If you enjoy great architecture, the West Baden Springs Hotel in Indiana is a sight to behold.
The hotel features an enormous domed atrium that was the largest free-spanning dome in the U.S. until 1955. It was the largest dome in the world from 1902-1913.
From the hotel's web site I learned that George Rogers Clark discovered the area's mineral springs and salt licks in 1778. Due to the beauty of the land and the belief in curative powers of the springs, the area was ripe for resort development.
In 1832, the French Lick Springs Hotel was built. In 1855, a hotel was built in the town of Mile Lick, which later became known as West Baden.
By the late 19th century, seven rail lines brought guests from all over the U.S. to the area.
In 1901, the entire hotel was destroyed by fire. Then owner Lee W. Sinclair took the opportunity to build the hotel of his dreams, complete with the world's largest dome, decorated like the grandest spas of Europe. The architect was Harrison Albright.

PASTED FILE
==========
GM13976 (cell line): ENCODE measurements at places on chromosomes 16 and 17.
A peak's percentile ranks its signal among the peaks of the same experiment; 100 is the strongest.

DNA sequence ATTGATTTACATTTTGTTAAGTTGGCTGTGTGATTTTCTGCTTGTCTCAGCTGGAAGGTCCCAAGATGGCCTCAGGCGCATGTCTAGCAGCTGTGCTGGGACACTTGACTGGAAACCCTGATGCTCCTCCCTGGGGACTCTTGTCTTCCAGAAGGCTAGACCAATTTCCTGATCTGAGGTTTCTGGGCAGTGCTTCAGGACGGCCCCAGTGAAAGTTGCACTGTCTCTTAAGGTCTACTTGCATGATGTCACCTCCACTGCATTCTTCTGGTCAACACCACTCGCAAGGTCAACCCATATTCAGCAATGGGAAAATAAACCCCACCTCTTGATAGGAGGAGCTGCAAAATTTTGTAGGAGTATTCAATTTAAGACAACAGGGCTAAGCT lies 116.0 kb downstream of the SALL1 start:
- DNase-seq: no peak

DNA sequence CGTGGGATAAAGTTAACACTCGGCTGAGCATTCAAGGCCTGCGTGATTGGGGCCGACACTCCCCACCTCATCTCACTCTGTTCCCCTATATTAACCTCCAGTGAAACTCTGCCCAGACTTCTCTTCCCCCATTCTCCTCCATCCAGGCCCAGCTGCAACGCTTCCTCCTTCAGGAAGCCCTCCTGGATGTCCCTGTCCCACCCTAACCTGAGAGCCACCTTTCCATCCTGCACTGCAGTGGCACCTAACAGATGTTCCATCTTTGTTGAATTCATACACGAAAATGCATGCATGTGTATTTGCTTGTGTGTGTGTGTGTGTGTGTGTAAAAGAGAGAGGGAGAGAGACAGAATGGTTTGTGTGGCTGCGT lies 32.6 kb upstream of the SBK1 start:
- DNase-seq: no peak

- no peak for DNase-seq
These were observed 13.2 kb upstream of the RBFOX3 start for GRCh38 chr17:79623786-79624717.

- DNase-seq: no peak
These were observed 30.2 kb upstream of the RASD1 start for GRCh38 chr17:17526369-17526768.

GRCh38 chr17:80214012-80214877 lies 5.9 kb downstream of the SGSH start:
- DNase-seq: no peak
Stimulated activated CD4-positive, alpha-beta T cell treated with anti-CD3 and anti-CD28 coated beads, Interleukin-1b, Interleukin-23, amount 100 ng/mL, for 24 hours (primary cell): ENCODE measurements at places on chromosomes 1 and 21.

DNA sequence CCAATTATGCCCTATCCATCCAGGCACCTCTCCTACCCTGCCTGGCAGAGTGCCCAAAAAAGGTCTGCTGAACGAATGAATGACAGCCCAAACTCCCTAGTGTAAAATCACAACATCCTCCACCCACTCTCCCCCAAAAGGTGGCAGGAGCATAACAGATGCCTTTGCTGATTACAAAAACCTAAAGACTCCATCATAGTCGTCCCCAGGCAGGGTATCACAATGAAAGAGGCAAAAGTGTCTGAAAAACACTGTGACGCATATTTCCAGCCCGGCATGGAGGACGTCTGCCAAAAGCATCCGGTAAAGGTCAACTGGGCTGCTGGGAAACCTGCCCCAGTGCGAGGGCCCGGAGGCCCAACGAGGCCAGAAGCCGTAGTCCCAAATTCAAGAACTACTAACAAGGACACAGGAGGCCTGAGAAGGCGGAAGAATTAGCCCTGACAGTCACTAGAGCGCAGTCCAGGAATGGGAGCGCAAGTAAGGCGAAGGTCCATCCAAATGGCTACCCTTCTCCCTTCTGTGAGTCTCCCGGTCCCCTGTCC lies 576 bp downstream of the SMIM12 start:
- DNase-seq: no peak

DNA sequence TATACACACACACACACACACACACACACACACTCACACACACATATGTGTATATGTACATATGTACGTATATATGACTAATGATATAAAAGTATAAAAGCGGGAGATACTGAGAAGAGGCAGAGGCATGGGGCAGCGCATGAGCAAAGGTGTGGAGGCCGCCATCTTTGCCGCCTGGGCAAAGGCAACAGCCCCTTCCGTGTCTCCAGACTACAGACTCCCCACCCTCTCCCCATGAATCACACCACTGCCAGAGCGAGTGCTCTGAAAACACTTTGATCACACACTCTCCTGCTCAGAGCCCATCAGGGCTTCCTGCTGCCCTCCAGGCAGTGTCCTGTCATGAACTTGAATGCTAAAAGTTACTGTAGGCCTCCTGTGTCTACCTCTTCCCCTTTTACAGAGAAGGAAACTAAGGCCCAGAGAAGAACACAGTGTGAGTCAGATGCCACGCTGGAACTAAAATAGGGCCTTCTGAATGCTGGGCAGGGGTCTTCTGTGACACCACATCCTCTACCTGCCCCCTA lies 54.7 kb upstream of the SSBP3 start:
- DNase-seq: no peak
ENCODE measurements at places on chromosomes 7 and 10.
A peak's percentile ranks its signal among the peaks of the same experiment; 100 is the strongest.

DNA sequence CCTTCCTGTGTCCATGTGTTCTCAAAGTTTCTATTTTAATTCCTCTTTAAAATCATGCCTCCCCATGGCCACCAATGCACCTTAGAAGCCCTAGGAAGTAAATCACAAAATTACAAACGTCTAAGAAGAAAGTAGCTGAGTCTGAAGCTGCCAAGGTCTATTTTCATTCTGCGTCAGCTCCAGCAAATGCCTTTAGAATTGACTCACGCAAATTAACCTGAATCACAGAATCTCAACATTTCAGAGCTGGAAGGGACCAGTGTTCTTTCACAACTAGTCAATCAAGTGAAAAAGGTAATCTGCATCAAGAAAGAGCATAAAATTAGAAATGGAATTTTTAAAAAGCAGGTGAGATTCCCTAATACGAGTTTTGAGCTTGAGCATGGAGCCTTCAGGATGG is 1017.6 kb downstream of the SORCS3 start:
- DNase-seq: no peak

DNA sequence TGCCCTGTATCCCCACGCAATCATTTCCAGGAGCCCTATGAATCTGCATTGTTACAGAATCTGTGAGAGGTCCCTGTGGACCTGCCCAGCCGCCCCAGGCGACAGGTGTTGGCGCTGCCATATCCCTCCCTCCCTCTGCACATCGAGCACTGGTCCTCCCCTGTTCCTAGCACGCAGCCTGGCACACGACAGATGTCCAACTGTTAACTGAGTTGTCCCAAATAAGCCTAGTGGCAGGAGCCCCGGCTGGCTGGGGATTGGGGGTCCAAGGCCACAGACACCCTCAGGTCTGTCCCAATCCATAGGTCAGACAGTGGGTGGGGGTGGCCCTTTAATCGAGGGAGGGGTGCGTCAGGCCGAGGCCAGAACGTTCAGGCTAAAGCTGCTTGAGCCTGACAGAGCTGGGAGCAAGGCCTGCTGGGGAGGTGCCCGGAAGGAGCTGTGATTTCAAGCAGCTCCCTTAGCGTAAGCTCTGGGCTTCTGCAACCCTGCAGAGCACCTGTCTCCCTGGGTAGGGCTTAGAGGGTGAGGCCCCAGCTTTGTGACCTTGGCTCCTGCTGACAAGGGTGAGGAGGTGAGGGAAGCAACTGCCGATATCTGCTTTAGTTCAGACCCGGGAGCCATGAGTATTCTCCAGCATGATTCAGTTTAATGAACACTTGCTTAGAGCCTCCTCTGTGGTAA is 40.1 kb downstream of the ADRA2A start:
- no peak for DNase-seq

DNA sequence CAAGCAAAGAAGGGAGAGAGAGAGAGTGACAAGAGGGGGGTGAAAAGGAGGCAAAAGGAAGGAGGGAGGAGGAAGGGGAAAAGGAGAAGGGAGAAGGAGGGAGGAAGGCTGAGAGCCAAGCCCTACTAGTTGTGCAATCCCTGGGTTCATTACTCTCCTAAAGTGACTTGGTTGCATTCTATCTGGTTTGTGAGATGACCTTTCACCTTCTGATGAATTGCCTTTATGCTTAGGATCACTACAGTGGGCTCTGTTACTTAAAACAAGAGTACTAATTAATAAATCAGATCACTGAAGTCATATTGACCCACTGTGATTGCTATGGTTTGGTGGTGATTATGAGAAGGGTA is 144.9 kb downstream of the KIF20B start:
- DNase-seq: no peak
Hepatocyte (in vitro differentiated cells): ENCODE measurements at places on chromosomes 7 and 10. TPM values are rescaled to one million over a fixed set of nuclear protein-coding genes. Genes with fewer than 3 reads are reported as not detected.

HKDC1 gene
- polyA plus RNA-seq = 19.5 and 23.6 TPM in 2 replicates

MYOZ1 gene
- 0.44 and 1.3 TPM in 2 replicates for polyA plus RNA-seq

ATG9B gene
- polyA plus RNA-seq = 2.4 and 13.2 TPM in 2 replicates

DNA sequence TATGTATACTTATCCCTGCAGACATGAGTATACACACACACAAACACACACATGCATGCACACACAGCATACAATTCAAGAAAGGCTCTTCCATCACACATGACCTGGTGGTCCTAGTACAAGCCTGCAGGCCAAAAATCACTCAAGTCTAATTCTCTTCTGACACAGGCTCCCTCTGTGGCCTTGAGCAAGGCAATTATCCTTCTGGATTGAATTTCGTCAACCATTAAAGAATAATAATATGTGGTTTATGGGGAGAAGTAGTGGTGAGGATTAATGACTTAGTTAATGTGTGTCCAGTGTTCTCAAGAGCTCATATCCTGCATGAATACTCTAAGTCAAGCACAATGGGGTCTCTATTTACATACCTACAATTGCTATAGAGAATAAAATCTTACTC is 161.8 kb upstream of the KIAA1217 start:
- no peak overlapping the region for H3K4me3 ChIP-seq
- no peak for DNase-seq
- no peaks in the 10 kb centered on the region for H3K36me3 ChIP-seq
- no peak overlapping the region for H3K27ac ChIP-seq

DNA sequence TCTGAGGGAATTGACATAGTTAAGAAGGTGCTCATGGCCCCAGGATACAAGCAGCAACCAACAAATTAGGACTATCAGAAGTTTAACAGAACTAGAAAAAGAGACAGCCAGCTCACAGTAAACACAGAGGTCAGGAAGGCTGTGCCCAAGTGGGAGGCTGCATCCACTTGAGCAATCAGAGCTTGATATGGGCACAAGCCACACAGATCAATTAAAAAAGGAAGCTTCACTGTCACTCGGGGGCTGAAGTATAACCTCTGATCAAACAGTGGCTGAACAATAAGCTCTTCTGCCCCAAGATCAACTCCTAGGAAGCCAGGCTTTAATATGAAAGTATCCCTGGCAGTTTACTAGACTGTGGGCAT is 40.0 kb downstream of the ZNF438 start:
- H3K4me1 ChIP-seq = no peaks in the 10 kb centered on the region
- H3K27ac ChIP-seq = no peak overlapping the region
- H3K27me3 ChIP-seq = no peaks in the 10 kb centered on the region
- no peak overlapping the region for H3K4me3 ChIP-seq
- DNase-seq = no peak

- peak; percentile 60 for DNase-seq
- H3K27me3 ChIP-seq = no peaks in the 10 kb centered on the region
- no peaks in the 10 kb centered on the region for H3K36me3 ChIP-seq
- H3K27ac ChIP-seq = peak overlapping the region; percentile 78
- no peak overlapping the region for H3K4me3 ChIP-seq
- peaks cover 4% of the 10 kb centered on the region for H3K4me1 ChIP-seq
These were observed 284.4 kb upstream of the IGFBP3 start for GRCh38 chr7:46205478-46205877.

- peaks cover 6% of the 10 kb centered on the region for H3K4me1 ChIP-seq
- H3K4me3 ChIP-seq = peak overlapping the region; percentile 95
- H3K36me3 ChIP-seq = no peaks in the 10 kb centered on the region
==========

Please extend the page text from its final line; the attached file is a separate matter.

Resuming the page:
In 1902 the hotel opened for business and advertisements touted it as the Eighth Wonder of the World. The grounds included golf courses, bowling, a pony and bike track, swimming and more and attracted the likes of Al Capone and professional baseball teams.
The hotel was used for other purposes from the 1960s-1980s and was in fairly good shape then but eventually fell into disrepair. In 1991 a portion of the exterior wall collapsed.
The West Baden Springs Hotel was declared a National Historic Landmark in 1974 and was reopened as a hotel in 2007 at a cost of almost $100 million in restoration.
Even if you do not plan to stay at one of the hotels guest rooms, you can tour the hotel or dine in the on-site restaurant.
I visited this fall, as some of my grandfather's family had settled in the Martin County, Indiana area.
Stepping in to the beautiful domed atrium with the floor lined with millions of tiny mosaic tiles and seeing how tall the dome was, I would have expected the room to carry a lot of noise, but it was as serene as a library and quite peaceful.
We toured the grounds and walked along sweeping porches lined with rocking chairs where people enjoyed a cup of coffee or a good book.
Walking the circular halls we took in all of the historic photographs and soaked up some of the history of what this hotel has been and what it has been through to emerge once again as a beautiful example of architecture.
I hope to spend a night at the hotel in the next year or two.
West Baden Springs Hotel
8538 West Baden Avenue
French Lick, IN 47469